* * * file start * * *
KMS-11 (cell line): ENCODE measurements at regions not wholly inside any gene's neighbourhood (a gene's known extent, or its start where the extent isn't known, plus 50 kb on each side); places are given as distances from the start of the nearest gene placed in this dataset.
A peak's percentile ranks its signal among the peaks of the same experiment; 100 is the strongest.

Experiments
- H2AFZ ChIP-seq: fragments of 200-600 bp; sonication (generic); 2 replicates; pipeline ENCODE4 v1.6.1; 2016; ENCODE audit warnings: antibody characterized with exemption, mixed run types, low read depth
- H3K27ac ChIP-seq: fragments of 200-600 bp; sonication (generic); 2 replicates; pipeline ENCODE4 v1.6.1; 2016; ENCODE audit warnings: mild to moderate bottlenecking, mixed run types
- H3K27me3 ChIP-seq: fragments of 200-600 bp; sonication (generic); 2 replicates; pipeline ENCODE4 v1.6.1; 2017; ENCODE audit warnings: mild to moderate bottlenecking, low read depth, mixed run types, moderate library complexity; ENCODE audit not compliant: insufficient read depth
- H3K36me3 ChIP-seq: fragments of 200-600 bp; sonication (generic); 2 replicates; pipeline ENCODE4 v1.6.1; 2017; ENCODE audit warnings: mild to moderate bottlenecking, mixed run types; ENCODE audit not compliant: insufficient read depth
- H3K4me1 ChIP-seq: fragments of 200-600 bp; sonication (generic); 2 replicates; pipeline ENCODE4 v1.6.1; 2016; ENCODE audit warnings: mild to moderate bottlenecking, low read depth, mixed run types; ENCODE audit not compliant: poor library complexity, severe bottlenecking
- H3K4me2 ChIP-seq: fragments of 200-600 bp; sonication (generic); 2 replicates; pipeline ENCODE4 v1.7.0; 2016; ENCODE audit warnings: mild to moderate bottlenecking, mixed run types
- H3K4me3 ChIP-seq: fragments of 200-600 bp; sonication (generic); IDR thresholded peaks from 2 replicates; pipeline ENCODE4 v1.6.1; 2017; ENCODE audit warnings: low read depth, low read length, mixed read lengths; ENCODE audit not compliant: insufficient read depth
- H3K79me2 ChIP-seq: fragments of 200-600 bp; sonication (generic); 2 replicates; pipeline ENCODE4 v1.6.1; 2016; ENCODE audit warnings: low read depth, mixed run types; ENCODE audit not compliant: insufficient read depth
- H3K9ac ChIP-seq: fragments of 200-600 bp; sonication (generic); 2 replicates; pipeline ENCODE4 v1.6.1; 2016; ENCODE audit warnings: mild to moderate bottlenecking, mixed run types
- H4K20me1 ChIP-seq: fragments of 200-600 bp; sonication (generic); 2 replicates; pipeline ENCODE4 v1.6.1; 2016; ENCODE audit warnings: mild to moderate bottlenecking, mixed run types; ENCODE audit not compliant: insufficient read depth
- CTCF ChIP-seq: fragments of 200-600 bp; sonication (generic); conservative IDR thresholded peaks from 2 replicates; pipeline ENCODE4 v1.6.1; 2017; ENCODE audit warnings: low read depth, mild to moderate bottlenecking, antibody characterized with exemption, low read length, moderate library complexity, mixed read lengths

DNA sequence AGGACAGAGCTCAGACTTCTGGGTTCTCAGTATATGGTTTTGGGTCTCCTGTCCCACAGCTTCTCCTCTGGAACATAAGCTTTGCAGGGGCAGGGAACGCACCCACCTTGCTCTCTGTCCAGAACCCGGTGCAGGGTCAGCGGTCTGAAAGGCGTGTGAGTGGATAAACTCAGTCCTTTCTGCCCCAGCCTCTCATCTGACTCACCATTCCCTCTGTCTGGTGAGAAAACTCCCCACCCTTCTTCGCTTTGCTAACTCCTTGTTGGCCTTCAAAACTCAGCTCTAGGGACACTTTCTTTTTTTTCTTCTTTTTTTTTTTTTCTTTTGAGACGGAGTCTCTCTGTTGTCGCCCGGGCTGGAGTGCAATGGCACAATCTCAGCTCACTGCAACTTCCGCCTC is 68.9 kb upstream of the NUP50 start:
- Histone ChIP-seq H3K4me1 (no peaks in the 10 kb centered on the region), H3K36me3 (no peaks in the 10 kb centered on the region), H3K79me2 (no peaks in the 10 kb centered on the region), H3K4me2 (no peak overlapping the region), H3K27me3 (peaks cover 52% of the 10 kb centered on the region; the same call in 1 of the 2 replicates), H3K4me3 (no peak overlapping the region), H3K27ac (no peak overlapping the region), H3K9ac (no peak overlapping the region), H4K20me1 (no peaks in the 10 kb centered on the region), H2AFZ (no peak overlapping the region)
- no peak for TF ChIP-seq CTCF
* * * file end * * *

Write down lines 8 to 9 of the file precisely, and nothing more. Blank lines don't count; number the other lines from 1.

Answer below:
- H3K4me1 ChIP-seq: fragments of 200-600 bp; sonication (generic); 2 replicates; pipeline ENCODE4 v1.6.1; 2016; ENCODE audit warnings: mild to moderate bottlenecking, low read depth, mixed run types; ENCODE audit not compliant: poor library complexity, severe bottlenecking
- H3K4me2 ChIP-seq: fragments of 200-600 bp; sonication (generic); 2 replicates; pipeline ENCODE4 v1.7.0; 2016; ENCODE audit warnings: mild to moderate bottlenecking, mixed run types